Staff Photo: Jason Braverman Chief makeup artist and creature fabricator, Roy Wooley, applies detail to a giant eyeball just before Netherworld Haunted House opened. The set designers work daily to tweek and make repairs to the set during the Halloween season.
NORCROSS -- Most folks decorate for Halloween sometime during October. The same can't be said for the Netherworld Haunted House co-owner and creator Ben Armstrong -- he surrounds himself in hair-raising creatures and supernatural spirits every day of the year.
The warehouse is open to the public for about a month and half, yet it takes 365 days for Armstrong and his team of designers to formulate the ideas, construct sets and sketch designs.
"The general concept of Netherworld is a gateway which opens to a land of graves, the world of the dead, where monsters dwell and these monsters come into our world causing problems with the local populous," Armstrong said while talking about creating ideas year to year. "Every year is a different story of how the Netherworld gate has been opened. It's like a movie that every year we want to present something that is very much like what we have presented before, but like a sequel that has to be different."
Almost immediately after the spine-chilling season ends, he and his six to 12 full-time employees work together brainstorming ideas, concepts and names for terrifying plots for the next house. When everything is decided, the group goes to the drawing board to build blue prints for the new haunted house.
"Anything that involves carpentry, I try to wrap my brain around it," said Sam Ronic, set designer who has worked with Armstrong for three years. "I also see how we're going to build the structure and get it to look like what Ben wants, but also safe and feasible."
Then the designers get to work. The entrance and ending of the house is changed every year, so both are demolished and rebuilt for the new concept.
This year's themes are "The Nightmares," which is located in the large house upstairs and "Raw Meat," tucked away in the basement. Both shows have hundreds of lighting effects, animatronic monsters and robotic creatures to spook self-guided crowds.
Numerous props and costumes are hand-crafted on site to top the scary scale. The house also gets some of its decorations from movie sets that have finished production.
Armstrong acquired a gargantuan puppet named Mega-mouth from the set of "Zombieland," which filmed a few scenes in the house. Another film donation is several large fish tanks that came from the movie "The Collections." They are used to hold human skeletons and fish in "Raw Meat."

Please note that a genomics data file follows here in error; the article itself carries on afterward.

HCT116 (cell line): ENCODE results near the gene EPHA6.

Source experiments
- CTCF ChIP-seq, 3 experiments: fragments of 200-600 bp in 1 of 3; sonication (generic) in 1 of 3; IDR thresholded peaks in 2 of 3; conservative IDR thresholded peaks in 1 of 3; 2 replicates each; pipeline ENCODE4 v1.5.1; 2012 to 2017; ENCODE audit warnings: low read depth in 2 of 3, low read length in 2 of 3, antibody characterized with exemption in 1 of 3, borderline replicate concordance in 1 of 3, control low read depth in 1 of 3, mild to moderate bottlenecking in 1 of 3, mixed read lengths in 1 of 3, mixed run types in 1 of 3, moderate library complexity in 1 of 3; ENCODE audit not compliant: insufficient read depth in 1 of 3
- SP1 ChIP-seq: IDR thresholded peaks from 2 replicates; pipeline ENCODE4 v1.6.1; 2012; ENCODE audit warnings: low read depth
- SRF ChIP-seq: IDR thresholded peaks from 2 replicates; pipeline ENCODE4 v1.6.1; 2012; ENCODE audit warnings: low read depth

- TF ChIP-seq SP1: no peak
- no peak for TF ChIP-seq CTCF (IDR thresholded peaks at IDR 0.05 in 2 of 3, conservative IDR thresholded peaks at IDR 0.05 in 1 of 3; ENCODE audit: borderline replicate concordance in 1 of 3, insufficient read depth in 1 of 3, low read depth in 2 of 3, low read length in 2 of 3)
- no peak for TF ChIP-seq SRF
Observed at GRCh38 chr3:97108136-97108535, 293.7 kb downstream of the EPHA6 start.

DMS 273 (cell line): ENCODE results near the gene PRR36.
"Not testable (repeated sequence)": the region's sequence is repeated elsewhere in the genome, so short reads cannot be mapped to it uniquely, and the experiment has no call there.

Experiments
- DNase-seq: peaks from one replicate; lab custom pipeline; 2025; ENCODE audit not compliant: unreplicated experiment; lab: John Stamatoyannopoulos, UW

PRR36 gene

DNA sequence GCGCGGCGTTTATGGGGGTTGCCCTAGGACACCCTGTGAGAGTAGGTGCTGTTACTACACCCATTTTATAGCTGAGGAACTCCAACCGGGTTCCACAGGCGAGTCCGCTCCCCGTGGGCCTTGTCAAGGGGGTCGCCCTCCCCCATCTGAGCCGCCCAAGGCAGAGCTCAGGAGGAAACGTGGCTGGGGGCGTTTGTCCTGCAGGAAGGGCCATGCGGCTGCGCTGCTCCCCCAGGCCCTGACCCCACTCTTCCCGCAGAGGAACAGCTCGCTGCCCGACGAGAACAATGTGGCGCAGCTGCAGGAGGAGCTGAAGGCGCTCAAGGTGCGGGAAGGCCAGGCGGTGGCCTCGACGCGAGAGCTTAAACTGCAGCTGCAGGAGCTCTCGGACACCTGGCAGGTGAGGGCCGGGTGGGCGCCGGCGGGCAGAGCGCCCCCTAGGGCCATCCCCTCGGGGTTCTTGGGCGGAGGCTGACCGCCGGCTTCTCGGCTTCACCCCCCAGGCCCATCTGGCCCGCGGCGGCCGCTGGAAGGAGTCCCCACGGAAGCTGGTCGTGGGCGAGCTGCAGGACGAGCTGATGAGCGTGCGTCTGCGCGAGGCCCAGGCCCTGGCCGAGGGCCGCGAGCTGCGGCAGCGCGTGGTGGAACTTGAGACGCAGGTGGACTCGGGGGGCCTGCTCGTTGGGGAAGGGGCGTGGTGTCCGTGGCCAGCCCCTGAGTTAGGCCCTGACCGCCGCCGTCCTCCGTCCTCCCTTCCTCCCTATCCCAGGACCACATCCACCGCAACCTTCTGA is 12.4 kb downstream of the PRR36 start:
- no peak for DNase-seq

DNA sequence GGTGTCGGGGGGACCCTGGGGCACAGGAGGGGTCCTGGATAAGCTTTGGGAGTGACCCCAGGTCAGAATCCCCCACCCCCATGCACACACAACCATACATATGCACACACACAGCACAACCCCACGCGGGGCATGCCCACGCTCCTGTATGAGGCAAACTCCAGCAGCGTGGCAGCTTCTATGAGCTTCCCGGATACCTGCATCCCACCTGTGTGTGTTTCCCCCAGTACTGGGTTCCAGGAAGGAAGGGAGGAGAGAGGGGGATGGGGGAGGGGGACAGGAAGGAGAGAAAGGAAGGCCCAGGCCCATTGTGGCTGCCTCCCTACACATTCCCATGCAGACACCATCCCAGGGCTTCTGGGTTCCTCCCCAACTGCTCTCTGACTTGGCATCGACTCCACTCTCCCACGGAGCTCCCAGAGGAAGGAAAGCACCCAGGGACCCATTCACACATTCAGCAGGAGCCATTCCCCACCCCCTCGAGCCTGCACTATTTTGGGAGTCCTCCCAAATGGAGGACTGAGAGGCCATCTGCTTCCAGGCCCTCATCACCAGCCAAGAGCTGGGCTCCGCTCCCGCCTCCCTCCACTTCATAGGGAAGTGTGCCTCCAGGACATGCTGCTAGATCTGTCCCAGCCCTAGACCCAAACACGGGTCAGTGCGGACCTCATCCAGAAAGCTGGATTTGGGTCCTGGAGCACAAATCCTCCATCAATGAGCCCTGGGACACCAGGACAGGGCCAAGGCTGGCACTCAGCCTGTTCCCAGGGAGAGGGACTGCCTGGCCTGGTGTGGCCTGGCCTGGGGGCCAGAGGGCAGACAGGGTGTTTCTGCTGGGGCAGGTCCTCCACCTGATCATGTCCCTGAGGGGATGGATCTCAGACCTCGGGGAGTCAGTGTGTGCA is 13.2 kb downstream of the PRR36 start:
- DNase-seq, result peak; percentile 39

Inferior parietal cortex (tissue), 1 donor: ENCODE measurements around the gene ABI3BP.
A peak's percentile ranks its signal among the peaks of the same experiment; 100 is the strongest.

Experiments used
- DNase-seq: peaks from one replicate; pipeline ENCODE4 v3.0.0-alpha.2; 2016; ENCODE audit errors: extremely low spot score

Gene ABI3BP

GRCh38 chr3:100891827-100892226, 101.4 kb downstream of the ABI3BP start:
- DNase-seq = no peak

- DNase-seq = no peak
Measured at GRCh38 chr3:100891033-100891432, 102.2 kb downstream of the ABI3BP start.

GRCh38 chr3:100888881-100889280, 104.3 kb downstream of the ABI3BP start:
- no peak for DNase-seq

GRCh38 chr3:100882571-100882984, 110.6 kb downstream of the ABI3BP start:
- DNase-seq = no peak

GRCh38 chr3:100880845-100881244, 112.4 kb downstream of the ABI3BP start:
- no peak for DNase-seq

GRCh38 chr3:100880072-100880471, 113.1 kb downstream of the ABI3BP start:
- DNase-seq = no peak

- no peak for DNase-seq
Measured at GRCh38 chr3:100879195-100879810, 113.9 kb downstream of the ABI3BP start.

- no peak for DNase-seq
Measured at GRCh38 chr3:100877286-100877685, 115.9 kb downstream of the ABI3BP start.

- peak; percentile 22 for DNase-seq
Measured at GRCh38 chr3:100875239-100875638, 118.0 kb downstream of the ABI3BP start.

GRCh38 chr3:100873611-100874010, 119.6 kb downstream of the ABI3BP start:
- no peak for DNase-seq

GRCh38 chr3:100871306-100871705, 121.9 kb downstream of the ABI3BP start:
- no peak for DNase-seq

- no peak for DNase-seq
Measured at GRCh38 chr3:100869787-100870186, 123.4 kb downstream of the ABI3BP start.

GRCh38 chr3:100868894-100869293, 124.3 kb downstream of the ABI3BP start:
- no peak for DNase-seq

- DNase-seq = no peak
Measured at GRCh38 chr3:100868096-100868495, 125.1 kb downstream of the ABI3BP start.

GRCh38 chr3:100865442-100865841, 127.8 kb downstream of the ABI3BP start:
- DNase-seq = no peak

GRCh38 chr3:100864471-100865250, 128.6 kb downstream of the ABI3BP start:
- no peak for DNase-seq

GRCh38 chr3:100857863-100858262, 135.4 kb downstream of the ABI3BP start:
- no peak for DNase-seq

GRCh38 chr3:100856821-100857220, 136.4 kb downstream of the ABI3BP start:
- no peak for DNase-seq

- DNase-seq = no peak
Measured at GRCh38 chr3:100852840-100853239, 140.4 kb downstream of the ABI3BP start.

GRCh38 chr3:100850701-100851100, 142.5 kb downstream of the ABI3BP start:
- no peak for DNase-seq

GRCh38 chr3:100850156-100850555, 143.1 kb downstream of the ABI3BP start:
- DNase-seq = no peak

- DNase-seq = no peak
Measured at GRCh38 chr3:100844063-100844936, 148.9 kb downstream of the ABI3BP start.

Netherworld is known for having some very demonic creatures throughout the warehouse. Many of them are specifically made for the fright fest, but they are all given finishing touches backstage. Teeth are added, blood is splattered and appendages are attached, all in the name of terror and screams.
"We do whatever we can to get the best creatures we can find," Armstrong said. "A lot of our big giant monsters may have started as one thing, but our crew has changed them a great deal. They rework the animatronics, skins, etcetera."
Another monstrous puppet named Pug received a face lift and obtained more teeth this year, all the better "to bite people with."
The work doesn't stop when the doors open. The team has to keep the monsters functioning until the beginning of November. A lot can break with 300 staff members and more than 50,000 thrill seekers walking through the maze, touching props and pushing their way to the end.
"Some of our monsters have a tendency to need some dental work, they need tentacles replaced ... those are some of the things that need to be fixed," Ronic said.
This year, the team is wrapping up a storyline that began a couple years ago. In 2009, it was "Blood Night," last year was "Gargoyles," and now "The Nightmares." It takes attendees though every scary dream you can image: voodoo, vampires and venomous snakes, plus many mythological creatures, eerie environments and creepy, crawly critters.
"Upstairs is more traditional, more Gothic, more monster oriented," he said. "Downstairs is the more industrial, scarier, more savage show."
"Raw Meat" has more gore and blood as patrons walk through the county's Water Management System. When you navigate through the underground world, you will learn why bones have been found in the water pipes, while trying not to get eaten by the resident alligators.
"Our monsters are really looking forward to scaring everybody that comes through -- giving them a good show, making them laugh and getting a reaction," Armstrong said.